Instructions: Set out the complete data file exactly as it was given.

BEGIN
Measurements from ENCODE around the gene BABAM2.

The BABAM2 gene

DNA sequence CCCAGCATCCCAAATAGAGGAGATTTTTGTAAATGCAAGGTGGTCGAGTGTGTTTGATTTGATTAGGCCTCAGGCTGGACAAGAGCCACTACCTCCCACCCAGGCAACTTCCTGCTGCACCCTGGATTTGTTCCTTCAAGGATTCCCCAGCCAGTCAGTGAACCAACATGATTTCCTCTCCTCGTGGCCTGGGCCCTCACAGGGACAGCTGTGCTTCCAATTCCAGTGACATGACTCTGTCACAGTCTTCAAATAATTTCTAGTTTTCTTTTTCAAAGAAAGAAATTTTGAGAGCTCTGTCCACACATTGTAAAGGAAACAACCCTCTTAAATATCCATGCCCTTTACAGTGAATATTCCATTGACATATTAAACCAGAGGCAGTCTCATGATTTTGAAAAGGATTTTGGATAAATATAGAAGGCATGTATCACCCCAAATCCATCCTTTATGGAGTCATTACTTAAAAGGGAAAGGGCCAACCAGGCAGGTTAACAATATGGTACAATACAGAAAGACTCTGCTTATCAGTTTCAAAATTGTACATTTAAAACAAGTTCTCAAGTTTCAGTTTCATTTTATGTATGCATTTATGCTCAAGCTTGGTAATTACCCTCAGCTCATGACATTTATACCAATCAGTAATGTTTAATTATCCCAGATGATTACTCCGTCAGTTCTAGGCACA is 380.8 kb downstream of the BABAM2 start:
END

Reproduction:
Measurements from ENCODE around the gene BABAM2.

The BABAM2 gene

DNA sequence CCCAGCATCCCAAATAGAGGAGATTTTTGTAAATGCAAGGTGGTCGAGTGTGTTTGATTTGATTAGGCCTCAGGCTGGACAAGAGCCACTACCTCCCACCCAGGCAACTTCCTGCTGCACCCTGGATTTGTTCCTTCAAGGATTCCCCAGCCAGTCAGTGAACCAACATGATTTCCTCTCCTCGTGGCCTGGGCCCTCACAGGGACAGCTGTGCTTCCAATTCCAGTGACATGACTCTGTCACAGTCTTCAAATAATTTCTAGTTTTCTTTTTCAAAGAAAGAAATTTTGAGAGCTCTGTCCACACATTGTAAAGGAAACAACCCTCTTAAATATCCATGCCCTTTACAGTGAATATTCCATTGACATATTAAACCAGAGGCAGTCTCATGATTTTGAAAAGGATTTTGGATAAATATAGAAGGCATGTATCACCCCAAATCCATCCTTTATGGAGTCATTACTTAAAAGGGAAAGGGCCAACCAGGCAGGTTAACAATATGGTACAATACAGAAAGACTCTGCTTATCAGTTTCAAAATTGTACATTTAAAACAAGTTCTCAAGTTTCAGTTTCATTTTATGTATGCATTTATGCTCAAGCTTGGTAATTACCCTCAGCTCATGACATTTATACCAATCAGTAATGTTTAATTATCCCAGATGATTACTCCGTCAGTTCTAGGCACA is 380.8 kb downstream of the BABAM2 start: